Thursday, September 27, 2012

Multi-Threading with ThreadPool and a Thread Manager

The past few weeks have been spent trying to make some tasks in a winforms app multi-threaded. Threaded applications can get tricky really fast. I needed to create a thread manager that helped me queue and create new threads via the ThreadPool. Here is the solution I came up with. I by no means think is the best or only solution. It in fact has one constraint with it I will call out at the end. It is an approach to doing threading in .Net applications though.

I needed a class that would do the following:

- Calculate how many threads to spin up

- Calculate how much work to give to each thread

- Queue new threads with the ThreadPool

- Determine if WaitHandles needed to be created for the new threads

- Pass the WaitHandles to the new threads so they can signal when complete

- Return a collection of created WaitHandles back so future process could wait on all threads if needed

First I created a ThreadState object to hold the information I needed to pass to each thread.

   1:  public class ThreadState
   2:  {
   3:       public int UnitId { get; set; }
   4:       public int PageSize { get; set; }
   5:       public int PageNumber { get; set; }
   6:       public WaitHandle WaitHandle { get; set; }
   7:  }

Now the ThreadManager class:

   1:  public WaitHandle[] QueueThreads(double totalCount, ThreadTypes threadType, int UnitID, WaitHandle[] threadsToWaitfor)
   2:          {
   3:              int MaxThreadCount = int.Parse(System.Configuration.ConfigurationManager.AppSettings["MAX_THREADS"]);
   4:              int pageSize = (int)Math.Round(totalCount / MaxThreadCount, 0);
   5:              List<WaitHandle> createdHandles = new List<WaitHandle>();
   7:              //Set the max threads the computer should prep form. This means all additional requests after this number
   8:              // will be queued and wait for previous threads to finish. 
   9:              ThreadPool.SetMaxThreads(MaxThreadCount, MaxThreadCount);
  11:              // This sets the number of idles threads the process should keep ready for additional requests. 
  12:              ThreadPool.SetMinThreads(5,5);
  14:              if (threadsToWaitfor != null && threadsToWaitfor.Count() > 0)
  15:                  WaitHandle.WaitAll(threadsToWaitfor);
  18:              for (int i = 1; i <= MaxThreadCount; i++)
  19:              {
  20:                  // add additional buffer records for final page
  21:                  if (i == MaxThreadCount)
  22:                      pageSize += 10;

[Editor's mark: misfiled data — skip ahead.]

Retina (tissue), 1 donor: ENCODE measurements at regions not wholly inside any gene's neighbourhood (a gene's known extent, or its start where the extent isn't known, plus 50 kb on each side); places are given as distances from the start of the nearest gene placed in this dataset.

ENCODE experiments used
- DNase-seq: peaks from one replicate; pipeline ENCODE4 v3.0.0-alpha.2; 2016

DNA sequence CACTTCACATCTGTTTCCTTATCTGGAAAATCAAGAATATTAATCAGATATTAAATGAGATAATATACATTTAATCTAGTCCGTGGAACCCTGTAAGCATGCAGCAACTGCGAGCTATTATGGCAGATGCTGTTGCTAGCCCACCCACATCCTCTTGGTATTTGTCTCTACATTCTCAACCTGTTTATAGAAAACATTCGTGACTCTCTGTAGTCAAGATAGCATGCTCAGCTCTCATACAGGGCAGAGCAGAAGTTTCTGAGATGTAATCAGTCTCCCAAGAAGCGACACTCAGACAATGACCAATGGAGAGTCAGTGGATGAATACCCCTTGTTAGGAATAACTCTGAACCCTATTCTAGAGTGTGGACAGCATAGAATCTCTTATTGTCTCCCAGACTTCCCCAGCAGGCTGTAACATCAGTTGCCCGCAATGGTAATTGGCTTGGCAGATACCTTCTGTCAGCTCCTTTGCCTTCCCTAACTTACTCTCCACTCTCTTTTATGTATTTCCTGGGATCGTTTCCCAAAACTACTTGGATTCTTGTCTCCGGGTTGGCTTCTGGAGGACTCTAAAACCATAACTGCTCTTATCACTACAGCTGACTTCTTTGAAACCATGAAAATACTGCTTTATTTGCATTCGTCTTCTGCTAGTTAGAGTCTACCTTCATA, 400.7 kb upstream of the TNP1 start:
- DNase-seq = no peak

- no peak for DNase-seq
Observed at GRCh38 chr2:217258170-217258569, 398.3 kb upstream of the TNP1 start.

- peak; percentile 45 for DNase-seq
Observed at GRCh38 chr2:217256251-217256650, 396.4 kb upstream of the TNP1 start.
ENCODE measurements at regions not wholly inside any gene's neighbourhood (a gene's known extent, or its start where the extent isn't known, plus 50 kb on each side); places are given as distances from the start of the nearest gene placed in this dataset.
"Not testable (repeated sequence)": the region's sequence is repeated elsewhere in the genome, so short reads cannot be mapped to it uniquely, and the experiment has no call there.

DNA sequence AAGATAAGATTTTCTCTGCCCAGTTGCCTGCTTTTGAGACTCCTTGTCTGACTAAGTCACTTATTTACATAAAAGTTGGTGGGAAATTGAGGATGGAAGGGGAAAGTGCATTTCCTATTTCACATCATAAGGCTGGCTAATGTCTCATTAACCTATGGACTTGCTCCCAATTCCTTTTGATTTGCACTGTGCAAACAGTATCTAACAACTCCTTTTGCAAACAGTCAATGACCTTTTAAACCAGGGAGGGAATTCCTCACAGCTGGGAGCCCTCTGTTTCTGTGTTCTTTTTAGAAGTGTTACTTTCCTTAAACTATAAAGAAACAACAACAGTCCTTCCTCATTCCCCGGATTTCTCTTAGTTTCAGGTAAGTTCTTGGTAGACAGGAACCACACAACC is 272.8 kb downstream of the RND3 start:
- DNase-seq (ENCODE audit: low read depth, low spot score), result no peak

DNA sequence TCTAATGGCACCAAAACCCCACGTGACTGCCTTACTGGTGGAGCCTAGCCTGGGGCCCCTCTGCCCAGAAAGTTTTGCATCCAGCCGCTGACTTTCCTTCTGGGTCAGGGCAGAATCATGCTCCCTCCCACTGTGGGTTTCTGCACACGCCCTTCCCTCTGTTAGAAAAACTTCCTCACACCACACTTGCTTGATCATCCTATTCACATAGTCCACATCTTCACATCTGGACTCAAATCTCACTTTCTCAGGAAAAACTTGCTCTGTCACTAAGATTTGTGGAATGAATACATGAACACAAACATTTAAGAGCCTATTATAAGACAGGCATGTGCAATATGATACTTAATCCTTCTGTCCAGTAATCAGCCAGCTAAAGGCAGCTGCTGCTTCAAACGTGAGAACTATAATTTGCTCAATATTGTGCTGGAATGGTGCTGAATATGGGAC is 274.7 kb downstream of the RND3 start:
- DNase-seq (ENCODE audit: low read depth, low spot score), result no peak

24:                  ThreadState state = new ThreadState()
  25:                  {
  26:                      OrgUnitId = orgUnitID,
  27:                      PageNumber = i,
  28:                      PageSize = pageSize
  29:                  };
  31:                  if (createWaitHandles)
  32:                  {
  33:                      // Each thread should only have 1 handle linked to it that it is responsible for calling single on when it is done.
  34:                      var threadHandle = new AutoResetEvent(false);
  35:                      state.WaitHandle = threadHandle;
  36:                      createdHandles.Add(threadHandle);
  37:                  }
  39:                  switch (threadType)
  40:                  {
  41:                      case ThreadTypes:
  42:                          ThreadPool.QueueUserWorkItem(new ApplicationConverter().ConvertApplications, state);
  43:                          break;
  45:                      default:
  46:                          break;
  47:                  }
  50:              }
  52:              // return an array list for all handles created. This allows other threads to be linked as dependant on these. 
  53:              return createdHandles.ToArray();
  54:          }

Here is the ConvertApplications method:

   1:  public void ConvertApplications(Object state)
   2:  {
   3:     ThreadState tState = (ThreadState)state;
   4:     _pageSize = tState.PageSize;
   5:     _pageNumber = tState.PageNumber;
   6:     _orgUnitId = tState.OrgUnitId;
   7:     DoTheWork();
   9:    // If we have a waithandle it means we need to single when this process has completed
  10:    if (tState.WaitHandle != null)
  11:    {
  12:        ((System.Threading.AutoResetEvent)tState.WaitHandle).Set();
  13:    }
  14:  }

The idea with the ThreadManager class is you can pass in some basic information about the work you want to do and it will create the threads it needs. My work was pulling data from a database with an ORM tool that could handle paging. So the ThreadManager looks at the total count of records to process passed in against the max thread count the app is configured for and calculates how much work each thread needs to do. At line 14 it can stop and wait for other outstanding threads to signal they are done before creating and queuing additional threads.

Since creating AutoResetEvents is heavy on the system there is a flag you can pass in saying rather or not you need threads to single when they are done. This collection of AutoResetEvents is then stored in a collection and returned. This in turn allows your main thread to wait if needed.

This approach works really well, but there is one flaw in it. If you don’t need to spin up and keep track of more then 64 threads this will work fine. If you make the call “WaitHandle.WaitAll()” and pass in an area of WaitHandles that is greater than 64 you will get an error. 64 is the upper cap that WaitHandle.WaitAll can monitor. The reason for this is to try and limit the overhead created for all these WaitHandles. For some situations this may be just the manager you need (or at least a good start on it). For other situation not so much.

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